public schools, services and facilities will result in a clean, appealing environment, a
talented workforce and responsive government



B. Integrating Transport and Development
In Kajang, if, at peak hour, you want to get from your home into the city and vice versa by bus,
you usually can. Aside from that youre pretty stuck. Buses are infrequent, dont connect well to
other buses or trains, and sometimes routes only have minor differences to each other. Theres a
whole bunch of routes going from A to B, but the whole thing doesnt work as a network.
Using the concept of public transportation in Auckland, buses are to be treated as part of
an integrated and more grids like public transport network. The headline fact is that on key
routes from 7am till 7pm there will be a bus at least every 15 minutes. There will be a few less
routes, but there will be more interchange points, so people can link from a bus to another bus or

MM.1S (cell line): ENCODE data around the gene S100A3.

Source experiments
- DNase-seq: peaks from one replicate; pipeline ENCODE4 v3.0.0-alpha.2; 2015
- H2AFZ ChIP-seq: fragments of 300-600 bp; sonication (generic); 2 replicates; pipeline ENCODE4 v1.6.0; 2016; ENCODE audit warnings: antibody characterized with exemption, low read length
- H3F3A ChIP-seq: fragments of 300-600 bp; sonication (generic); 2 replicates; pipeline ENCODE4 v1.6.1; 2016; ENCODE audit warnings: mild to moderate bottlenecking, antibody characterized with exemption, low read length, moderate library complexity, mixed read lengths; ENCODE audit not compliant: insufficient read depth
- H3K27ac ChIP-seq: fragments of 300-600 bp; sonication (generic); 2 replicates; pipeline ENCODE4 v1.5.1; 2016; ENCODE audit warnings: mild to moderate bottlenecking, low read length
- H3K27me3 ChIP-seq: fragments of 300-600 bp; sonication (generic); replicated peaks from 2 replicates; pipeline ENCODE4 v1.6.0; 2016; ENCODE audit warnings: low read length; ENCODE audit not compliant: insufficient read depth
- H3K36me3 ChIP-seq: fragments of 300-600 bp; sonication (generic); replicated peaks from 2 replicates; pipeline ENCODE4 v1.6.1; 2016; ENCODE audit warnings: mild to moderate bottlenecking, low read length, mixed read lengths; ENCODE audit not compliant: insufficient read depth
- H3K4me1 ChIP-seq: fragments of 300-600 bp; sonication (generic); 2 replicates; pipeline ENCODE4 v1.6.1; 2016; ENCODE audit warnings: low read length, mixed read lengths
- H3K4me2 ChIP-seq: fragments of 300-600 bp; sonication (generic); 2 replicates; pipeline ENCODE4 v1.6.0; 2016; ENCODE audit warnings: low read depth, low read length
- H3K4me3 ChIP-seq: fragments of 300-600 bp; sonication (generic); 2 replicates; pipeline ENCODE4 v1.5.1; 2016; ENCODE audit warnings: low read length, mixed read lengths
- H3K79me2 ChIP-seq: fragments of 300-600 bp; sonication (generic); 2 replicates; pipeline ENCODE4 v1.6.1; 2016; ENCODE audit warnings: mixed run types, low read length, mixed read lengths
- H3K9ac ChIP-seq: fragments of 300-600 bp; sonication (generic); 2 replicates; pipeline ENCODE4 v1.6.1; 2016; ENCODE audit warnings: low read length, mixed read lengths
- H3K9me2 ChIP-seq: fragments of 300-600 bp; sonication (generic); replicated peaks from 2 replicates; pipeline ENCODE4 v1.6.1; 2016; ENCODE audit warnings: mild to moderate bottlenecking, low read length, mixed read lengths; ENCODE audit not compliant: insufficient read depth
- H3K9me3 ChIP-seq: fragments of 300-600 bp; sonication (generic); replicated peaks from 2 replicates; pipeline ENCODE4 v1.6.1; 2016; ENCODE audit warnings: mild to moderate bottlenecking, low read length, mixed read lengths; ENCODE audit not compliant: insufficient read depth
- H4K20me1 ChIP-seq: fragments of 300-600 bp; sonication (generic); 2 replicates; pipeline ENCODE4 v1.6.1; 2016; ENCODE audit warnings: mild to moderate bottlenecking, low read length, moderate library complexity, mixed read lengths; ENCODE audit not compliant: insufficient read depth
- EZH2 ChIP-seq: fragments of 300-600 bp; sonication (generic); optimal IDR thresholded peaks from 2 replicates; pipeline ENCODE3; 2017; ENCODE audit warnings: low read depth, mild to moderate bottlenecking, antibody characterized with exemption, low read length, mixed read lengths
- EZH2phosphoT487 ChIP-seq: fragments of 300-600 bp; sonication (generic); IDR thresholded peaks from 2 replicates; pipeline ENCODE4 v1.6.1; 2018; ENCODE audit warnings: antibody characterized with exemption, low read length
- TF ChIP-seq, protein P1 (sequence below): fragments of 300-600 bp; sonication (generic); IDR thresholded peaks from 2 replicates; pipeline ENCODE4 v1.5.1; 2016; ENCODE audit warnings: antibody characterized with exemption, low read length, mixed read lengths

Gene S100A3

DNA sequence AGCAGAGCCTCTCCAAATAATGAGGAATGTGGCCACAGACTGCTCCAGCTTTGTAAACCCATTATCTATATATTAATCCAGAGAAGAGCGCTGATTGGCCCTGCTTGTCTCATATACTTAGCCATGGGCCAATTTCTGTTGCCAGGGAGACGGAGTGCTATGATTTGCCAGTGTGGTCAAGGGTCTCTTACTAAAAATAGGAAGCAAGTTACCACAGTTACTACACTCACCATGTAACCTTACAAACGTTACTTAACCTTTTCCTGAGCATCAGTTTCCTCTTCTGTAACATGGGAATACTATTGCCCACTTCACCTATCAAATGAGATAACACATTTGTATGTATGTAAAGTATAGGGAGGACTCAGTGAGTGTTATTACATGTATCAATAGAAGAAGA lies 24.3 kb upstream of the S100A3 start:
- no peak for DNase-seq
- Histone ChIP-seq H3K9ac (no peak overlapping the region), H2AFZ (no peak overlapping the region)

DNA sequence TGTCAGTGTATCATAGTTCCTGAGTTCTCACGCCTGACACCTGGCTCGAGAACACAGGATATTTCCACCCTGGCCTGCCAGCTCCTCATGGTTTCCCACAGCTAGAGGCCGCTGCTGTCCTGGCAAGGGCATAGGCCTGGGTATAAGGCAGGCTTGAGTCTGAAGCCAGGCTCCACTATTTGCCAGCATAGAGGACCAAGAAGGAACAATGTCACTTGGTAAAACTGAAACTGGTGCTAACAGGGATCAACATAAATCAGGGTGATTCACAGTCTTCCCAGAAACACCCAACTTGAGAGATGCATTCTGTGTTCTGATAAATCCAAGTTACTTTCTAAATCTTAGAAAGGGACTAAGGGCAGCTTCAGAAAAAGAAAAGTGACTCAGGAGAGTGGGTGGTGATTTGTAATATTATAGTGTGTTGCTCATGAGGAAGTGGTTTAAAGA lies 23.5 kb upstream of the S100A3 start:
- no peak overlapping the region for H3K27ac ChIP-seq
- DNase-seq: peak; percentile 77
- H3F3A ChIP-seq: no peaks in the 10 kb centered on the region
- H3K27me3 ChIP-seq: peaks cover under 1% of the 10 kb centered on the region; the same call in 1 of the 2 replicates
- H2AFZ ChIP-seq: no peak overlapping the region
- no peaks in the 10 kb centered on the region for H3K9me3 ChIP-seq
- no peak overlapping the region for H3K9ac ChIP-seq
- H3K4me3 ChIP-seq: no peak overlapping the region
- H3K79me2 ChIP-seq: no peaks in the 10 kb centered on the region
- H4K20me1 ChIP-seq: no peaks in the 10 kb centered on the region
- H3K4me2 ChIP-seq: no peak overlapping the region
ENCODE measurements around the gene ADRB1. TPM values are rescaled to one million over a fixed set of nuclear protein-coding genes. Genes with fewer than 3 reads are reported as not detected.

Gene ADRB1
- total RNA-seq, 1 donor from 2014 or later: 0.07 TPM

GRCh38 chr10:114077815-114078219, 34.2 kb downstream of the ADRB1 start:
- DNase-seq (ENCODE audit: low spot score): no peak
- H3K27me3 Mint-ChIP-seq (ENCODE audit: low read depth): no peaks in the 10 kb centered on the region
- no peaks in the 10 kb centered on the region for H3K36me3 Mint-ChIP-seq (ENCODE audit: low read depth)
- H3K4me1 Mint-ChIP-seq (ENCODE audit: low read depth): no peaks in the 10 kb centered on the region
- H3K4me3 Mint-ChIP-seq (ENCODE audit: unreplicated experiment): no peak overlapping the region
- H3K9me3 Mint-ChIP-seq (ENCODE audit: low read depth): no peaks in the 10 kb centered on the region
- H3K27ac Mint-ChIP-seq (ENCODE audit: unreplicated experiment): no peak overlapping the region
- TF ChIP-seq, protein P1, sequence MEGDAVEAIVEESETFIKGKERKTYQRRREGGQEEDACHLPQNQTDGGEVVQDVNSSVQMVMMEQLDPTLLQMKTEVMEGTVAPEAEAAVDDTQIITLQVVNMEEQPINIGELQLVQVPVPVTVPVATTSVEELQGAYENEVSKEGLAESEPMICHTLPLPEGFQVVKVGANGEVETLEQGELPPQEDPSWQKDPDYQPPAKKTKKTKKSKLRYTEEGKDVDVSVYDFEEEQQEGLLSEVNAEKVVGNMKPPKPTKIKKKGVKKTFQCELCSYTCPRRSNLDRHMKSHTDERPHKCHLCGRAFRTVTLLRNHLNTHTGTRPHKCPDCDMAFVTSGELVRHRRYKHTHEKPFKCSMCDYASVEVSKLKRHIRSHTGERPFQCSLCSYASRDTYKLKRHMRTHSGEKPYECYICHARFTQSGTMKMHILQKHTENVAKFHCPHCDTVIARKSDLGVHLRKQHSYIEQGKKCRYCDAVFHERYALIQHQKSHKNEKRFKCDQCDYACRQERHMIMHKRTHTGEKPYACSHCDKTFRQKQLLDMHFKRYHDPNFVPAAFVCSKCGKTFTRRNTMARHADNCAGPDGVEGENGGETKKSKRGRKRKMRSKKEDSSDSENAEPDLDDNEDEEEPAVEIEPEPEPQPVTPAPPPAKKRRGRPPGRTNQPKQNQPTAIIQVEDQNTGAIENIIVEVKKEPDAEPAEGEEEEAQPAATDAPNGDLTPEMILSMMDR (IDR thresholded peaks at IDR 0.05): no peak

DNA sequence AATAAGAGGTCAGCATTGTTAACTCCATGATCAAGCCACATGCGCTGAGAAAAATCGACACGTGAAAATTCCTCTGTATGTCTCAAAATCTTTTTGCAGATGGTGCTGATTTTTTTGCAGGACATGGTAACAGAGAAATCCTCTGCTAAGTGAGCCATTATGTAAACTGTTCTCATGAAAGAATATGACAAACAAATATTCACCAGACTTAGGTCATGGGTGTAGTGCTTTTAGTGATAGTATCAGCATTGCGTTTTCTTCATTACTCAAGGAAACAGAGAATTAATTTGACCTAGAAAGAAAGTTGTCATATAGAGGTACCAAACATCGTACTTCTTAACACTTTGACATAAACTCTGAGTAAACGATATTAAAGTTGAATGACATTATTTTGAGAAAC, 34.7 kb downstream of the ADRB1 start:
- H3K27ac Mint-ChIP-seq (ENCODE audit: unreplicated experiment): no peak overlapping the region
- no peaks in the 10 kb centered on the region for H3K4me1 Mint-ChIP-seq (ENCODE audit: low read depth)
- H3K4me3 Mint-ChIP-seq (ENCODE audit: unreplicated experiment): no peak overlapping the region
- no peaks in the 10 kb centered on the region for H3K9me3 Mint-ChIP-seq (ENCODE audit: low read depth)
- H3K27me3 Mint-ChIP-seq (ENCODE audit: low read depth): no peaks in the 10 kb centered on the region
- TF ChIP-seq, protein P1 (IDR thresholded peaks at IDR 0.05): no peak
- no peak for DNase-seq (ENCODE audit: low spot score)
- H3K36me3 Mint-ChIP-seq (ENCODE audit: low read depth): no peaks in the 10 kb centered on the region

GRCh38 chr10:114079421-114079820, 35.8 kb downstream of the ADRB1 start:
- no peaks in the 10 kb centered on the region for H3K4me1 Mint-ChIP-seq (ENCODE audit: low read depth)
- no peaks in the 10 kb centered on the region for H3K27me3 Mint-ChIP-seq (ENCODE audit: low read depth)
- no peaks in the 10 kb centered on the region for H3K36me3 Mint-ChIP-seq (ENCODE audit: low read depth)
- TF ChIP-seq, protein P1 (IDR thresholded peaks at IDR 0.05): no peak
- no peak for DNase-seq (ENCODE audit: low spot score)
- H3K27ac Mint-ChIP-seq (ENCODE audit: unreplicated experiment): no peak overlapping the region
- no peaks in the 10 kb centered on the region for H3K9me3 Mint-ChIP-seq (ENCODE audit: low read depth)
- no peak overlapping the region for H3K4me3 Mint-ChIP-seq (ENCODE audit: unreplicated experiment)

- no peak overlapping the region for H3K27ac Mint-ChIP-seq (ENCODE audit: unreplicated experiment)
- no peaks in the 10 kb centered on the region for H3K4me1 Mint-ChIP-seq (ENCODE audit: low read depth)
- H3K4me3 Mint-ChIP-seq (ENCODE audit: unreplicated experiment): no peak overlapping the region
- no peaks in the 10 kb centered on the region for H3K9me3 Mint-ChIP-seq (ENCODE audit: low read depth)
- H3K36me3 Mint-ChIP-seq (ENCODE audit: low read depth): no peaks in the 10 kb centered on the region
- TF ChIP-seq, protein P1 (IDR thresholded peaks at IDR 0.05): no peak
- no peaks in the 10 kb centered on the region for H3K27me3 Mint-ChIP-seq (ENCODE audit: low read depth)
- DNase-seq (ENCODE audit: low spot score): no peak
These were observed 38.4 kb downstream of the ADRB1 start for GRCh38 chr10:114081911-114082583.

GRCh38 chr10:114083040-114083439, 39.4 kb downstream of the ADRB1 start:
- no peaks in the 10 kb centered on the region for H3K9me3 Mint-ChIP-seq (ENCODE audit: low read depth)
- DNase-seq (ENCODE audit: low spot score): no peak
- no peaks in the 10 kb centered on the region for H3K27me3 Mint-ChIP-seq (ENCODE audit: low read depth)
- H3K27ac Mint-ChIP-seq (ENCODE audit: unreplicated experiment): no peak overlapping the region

train. Getting into the city will still be easy, but there will also be more crosstown buses. The
image below outlines the basic theory behind the new idea. Less routes, routing through an
interchange. Less routes frees up resources for more frequency.


Integrated ticketing allows a person to make a journey that involves transfers within or
between different transport modes with a single ticket that is valid for the complete journey,
modes being buses, trains, subways, ferries, etc. The purpose of integrated ticketing is to
encourage people to use public transport by simplifying switching between transport modes and
by increasing the efficiency of the services.
In most cases, integrated ticketing is made possible by electronic ticketing technologies
such as magnetic stripe cards or smart cards. Some smart card systems are also used for paying
for goods and other services. Some public transport systems also use paper cash tickets that
allow transfers within a specified area, allow unlimited travel during specified times. In
Malaysia, we can use the smart tickets such as Touch N Go for the RapidKL and KTM.
In order to achieve sustainable country, we need to promote in cycling and walking for the